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Appl Environ Microbiol. 2007 May;73(10):3123-36. Epub 2007 Mar 16.

Characterization of genetically matched isolates of Campylobacter jejuni reveals that mutations in genes involved in flagellar biosynthesis alter the organism's virulence potential.

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  • 1School of Molecular Biosciences, Washington State University, Pullman, WA 99164-4233, USA.

Abstract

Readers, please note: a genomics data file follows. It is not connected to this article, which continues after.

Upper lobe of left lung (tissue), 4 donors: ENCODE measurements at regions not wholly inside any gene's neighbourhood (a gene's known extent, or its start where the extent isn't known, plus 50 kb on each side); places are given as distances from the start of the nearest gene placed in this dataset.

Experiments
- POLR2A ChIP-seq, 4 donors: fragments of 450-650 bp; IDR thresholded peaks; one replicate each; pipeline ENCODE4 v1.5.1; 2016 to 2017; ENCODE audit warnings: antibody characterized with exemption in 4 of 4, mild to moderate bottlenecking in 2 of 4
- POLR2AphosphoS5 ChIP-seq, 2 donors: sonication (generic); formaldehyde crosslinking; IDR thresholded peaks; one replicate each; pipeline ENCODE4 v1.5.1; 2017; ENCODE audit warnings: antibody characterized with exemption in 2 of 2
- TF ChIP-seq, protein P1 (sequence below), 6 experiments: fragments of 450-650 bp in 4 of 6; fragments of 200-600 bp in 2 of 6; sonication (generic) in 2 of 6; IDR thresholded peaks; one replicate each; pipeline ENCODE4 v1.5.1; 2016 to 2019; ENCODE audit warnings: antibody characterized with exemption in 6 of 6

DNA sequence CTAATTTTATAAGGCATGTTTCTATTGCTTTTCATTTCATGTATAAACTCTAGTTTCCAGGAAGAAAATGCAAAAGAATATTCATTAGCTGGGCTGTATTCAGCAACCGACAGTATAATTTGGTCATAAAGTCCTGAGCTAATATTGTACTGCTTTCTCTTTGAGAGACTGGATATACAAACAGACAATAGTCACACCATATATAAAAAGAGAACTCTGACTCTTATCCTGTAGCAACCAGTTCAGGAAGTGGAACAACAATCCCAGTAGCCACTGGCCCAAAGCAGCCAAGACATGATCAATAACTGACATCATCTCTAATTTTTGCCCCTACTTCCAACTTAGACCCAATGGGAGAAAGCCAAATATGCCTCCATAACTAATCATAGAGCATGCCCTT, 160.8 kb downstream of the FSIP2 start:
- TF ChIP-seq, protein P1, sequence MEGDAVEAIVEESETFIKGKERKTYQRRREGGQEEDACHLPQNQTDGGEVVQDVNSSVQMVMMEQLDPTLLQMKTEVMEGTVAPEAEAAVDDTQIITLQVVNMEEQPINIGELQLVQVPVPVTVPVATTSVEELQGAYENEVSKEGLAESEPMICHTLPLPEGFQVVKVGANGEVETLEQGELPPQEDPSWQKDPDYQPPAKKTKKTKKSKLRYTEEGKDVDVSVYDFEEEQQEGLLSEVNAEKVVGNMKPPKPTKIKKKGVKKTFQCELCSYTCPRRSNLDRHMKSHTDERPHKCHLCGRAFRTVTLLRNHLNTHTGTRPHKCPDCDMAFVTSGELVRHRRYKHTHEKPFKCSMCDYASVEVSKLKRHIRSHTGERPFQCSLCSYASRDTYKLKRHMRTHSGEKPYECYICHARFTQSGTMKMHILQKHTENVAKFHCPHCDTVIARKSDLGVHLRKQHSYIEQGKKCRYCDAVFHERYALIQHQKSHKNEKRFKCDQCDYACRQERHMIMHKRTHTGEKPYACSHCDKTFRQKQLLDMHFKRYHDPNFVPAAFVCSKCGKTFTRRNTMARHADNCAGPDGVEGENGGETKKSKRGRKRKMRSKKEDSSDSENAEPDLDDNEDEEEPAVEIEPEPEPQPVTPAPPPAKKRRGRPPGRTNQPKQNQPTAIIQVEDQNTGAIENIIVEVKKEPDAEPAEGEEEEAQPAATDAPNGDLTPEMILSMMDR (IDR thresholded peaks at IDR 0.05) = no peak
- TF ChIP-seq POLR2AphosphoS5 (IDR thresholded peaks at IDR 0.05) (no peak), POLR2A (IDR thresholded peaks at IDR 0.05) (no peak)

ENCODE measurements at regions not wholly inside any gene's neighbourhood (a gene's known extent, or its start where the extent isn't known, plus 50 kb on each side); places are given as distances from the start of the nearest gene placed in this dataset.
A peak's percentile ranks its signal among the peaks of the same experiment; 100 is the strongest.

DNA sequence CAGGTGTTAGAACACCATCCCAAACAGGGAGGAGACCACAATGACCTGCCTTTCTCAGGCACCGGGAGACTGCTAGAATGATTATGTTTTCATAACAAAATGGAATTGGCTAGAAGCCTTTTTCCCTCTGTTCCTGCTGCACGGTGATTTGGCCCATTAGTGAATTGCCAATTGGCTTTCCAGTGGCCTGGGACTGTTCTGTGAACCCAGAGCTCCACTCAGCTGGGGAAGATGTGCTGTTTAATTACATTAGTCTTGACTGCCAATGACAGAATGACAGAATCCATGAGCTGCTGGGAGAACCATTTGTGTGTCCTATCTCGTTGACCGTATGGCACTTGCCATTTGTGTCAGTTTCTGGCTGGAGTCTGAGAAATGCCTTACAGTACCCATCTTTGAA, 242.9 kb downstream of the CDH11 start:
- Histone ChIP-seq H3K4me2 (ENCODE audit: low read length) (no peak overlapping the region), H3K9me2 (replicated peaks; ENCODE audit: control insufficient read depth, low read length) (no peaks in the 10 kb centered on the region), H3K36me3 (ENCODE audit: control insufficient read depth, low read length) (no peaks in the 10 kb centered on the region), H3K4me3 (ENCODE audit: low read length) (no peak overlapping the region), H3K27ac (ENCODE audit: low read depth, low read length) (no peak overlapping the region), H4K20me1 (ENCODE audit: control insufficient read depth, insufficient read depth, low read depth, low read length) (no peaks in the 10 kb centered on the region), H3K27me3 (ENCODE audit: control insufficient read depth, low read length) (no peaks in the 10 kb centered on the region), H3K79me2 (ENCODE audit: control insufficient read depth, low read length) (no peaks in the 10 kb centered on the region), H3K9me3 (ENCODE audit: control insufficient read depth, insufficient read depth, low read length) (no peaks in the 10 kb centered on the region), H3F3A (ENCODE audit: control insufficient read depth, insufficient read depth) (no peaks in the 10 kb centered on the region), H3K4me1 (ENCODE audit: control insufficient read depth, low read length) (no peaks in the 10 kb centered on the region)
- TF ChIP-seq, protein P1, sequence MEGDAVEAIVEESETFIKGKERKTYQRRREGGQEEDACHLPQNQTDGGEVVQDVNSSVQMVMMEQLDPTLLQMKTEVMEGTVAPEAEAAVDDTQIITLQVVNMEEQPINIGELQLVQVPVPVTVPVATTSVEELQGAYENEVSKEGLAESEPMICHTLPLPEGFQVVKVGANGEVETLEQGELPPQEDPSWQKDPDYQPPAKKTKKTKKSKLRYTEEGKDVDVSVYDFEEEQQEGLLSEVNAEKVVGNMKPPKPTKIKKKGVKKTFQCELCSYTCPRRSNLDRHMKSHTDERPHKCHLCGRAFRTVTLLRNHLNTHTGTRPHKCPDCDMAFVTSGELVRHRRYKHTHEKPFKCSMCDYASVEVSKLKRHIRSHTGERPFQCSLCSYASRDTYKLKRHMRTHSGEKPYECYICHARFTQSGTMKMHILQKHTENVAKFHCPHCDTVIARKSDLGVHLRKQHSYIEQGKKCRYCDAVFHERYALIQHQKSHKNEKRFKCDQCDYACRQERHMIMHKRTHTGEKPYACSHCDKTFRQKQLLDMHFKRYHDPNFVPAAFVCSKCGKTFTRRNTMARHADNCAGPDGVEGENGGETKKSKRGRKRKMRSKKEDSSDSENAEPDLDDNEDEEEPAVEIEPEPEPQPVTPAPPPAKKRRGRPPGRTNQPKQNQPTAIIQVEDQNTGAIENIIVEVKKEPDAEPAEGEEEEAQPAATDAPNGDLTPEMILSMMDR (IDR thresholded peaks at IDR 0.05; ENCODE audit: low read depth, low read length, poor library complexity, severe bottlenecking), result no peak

Phenotypic and genotypic evidence suggests that not all Campylobacter jejuni isolates are pathogenic for humans. We hypothesized that differences in gene content or gene expression alter the degree of pathogenicity of C. jejuni isolates. A C. jejuni isolate (Turkey) recovered from a turkey and a second C. jejuni isolate (CS) recovered from a chicken differed in their degrees of in vitro and in vivo virulence. The C. jejuni Turkey isolate invaded INT 407 human epithelial cells and secreted the Cia (Campylobacter invasion antigen) proteins, while the C. jejuni CS isolate was noninvasive for human epithelial cells and did not secrete the Cia proteins. Newborn piglets inoculated with the C. jejuni Turkey isolate developed more severe clinical signs of campylobacteriosis than piglets inoculated with the C. jejuni CS isolate. Additional work revealed that flagellin was not expressed in the C. jejuni CS isolate. Microarray and real-time reverse transcription-PCR analyses revealed that all flagellar class II genes were significantly downregulated in the C. jejuni CS isolate compared to the C. jejuni Turkey isolate. Finally, nucleotide sequencing of the flgR gene revealed the presence of a single residue that was different in the FlgR proteins of the C. jejuni Turkey and CS isolates. Complementation of the C. jejuni CS isolate with a wild-type copy of the flgR gene restored the isolate's motility. Collectively, these findings support the hypothesis that critical differences in gene content or gene expression can alter the pathogenic potential of C. jejuni isolates.

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